We introduce a photochemical bond forming system, where two colours of light are required to trigger covalent bond formation. Specifically, we exploit a visible light cis/trans isomerization of chlorinated azobenzene, which can only undergo reaction with a photochemically generated ketene in its cis state. Detailed photophysical mapping of the reaction efficiencies at a wide range of monochromatic wavelengths revealed the optimum irradiation conditions. Subsequent small molecule and polymer ligation experiments illustrated that only the application of both colours of light affords the reaction product. We further extend the functionality to a photo reversible ketene moiety and translate the concept into material science. The presented reaction system holds promise to be employed as a two-colour resist.
Photochemistry has undergone extensive advancement within the last few decades, now providing a powerful synthetic tool for the design of (macro)molecules with advanced architectures and properties. The unique spatial and temporal control provided by light enables a range of applications extending from surface patterning1,2,3,4,5, to polymer network formation6,7,8,9,10, and modulation of biological properties11,12,13,14. Advances in photochemistry, coupled with modern laser instrumentation, further enables the use of distinct monochromatic wavelengths to conduct highly orthogonal reactions in complex chemical environments, known as λ-orthogonal reactivity15,16,17,18. Through this innovation, well-defined control over the photochemical transformations can be attained by regulating the activation and deactivation of reactions with two independent wavelengths of light which serve as gates for a single reaction output. The emergence of such dual-wavelength photochemical systems opens up new avenues for novel lithographic techniques19,20,21, and the fabrication of materials with customised micro- or nano-structures22,23.
Dual-wavelength photochemistry requires the design of two photoreactive compounds which (i) possess a compatible λ-orthogonal window and (ii) are of reversible nature to avoid competing side reactions. To date, there are very few reports on such photochemical systems. The team of Hecht recently introduced a dual-colour photoinitiator for a new method of volumetric two-colour 3D printing technology, referred to as xolography21. The employed system integrates a benzophenone type II photoinitiator into a spiropyran photoswitch, enabling initial excitation (spiropyran to merocyanine) and subsequent benzophenone radical generation at 585 nm and 375 nm, respectively. While this method satisfies criteria (ii), the merocyanine also absorbs light in the UV region, leading to competing initiation21. Thus, to support the development of advanced two-colour printing systems, there exists a critical need to develop photoresist systems that are strictly gated by two colours of light, ideally enabled by reversible reactive states of two independent chromophores. Our team recently combined visible light-enabled deprotection of dithioacetal-protected aldehyde moieties with UV light-triggered photo-enol ligation for a dual-colour reaction system24. However, the photo-deprotection step requires a metal catalyst and is not reversible, which limits its practical application. An alternative system by Villabona et al.25 employed a UV-activated diarylethene photoswitch, which can be deactivated with red light, inhibiting its reaction with the photo-enol. This system however, does not strictly require two wavelengths, as it can be activated by only blue/UV light.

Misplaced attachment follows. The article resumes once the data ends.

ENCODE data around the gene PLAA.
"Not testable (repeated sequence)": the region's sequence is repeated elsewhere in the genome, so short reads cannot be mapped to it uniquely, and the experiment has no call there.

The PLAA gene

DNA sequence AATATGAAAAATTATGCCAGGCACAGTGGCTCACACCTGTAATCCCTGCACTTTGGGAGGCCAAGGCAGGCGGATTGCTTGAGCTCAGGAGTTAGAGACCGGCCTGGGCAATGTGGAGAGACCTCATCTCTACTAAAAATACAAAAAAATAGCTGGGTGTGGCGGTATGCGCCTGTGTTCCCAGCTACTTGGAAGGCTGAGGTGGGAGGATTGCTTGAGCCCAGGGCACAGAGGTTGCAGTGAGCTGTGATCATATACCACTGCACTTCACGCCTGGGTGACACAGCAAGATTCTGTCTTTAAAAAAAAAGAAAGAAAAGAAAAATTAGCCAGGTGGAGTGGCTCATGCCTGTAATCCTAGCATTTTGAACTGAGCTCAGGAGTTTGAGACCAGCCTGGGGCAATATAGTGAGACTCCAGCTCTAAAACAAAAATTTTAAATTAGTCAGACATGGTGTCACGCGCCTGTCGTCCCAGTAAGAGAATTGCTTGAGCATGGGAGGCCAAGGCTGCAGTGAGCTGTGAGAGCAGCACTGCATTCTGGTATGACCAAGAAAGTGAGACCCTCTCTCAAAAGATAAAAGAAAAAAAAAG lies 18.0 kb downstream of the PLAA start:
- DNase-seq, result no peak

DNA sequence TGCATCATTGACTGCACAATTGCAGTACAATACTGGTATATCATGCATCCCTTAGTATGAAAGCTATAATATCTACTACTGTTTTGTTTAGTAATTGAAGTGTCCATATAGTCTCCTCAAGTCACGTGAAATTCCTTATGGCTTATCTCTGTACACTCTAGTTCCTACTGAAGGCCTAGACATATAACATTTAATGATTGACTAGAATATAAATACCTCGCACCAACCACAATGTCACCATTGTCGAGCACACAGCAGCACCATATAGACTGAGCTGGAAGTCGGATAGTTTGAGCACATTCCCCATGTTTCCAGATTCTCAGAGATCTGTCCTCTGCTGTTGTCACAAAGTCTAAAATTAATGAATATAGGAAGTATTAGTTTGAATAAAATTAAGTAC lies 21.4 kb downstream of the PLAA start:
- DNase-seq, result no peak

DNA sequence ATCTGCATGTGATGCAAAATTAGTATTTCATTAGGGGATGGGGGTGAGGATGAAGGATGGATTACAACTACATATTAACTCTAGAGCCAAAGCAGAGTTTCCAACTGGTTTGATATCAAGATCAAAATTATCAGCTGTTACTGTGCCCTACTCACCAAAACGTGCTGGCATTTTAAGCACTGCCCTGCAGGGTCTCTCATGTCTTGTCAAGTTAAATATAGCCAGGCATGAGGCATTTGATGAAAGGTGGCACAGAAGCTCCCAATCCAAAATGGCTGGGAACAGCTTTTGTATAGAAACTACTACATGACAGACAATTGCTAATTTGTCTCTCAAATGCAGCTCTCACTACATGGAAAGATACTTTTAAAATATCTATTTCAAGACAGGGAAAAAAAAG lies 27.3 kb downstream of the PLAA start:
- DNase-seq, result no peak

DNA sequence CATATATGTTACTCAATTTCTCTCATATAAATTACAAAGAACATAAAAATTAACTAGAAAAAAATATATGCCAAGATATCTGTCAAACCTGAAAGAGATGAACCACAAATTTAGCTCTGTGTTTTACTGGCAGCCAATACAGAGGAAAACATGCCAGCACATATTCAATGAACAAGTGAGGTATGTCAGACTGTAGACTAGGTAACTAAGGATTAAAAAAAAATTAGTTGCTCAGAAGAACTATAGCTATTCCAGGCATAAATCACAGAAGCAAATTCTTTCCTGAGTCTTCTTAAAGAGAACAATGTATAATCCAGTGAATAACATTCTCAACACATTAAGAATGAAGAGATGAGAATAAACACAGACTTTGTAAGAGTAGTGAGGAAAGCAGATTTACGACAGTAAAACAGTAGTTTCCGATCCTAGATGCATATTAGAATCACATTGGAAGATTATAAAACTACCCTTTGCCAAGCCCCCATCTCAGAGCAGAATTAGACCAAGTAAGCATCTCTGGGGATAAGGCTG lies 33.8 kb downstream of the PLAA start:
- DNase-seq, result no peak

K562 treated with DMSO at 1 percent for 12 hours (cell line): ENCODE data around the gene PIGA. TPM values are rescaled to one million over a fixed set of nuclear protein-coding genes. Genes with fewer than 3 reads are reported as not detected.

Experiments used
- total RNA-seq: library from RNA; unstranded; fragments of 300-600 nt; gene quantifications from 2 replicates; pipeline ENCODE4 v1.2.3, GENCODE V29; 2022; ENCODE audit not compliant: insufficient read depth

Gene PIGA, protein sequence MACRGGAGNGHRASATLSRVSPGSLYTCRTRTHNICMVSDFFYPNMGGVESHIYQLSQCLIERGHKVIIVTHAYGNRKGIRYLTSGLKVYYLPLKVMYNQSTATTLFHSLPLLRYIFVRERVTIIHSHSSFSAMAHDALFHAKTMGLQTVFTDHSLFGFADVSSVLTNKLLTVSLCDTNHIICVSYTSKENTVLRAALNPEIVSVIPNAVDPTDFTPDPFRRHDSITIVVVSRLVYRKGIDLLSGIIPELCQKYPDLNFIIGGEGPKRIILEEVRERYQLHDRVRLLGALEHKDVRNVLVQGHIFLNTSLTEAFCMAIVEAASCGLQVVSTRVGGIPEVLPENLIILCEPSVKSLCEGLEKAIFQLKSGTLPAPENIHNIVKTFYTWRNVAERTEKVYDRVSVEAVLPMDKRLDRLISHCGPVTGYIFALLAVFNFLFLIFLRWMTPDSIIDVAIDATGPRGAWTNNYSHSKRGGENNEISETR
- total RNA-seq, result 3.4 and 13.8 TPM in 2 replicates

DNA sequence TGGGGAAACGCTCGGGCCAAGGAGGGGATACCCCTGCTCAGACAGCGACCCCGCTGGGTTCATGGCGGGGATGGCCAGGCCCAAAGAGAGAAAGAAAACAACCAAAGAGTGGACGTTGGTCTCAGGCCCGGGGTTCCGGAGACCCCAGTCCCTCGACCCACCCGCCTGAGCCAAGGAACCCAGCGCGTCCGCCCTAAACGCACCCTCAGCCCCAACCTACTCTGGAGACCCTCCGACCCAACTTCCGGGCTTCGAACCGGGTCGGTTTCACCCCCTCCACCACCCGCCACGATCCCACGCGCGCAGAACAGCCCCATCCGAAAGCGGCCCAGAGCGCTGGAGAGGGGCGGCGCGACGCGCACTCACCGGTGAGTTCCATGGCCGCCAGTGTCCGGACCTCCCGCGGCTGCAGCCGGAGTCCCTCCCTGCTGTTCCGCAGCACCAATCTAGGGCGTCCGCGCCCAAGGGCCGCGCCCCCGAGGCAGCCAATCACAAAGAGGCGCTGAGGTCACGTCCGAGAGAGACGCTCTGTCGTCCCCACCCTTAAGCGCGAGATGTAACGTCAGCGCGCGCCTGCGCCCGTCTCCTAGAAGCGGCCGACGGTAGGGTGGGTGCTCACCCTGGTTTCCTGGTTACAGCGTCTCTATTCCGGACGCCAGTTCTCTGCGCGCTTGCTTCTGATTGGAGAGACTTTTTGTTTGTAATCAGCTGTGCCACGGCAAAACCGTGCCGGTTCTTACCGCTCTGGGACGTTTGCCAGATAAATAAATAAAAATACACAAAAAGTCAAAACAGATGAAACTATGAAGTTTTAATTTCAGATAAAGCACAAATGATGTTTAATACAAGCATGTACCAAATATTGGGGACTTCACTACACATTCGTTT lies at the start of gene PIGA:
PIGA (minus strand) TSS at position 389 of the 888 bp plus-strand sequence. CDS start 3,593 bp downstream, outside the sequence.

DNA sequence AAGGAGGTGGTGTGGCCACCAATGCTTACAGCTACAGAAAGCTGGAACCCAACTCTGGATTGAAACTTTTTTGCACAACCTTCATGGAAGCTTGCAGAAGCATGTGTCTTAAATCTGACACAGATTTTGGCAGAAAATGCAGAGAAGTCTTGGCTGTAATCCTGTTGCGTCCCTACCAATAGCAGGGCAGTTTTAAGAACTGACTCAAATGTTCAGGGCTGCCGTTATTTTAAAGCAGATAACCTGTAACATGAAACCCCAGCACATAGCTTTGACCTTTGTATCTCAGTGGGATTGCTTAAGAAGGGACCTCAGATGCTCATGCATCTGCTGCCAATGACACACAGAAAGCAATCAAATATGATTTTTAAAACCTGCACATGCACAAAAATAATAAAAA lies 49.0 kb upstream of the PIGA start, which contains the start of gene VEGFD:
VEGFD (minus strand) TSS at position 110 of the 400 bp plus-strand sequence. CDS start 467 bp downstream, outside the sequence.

A major challenge in dual-wavelength photochemistry is to completely inhibit the reactivity of the red‐shifted chromophore in the shorter wavelength region, where the other photoreactive moiety is activated. This is non-trivial, as most visible light-absorbing chromophores also have absorbance bands extending into the UV region. Until now, the design of a photoresist that requires two disparate colours of light to form well-defined and distinct covalent bonds has not been reported. Development of such a system, as introduced herein, will significantly broaden the range of chemical and mechanical properties that can be achieved in advanced lithographic techniques, such as dual-colour 3D printing.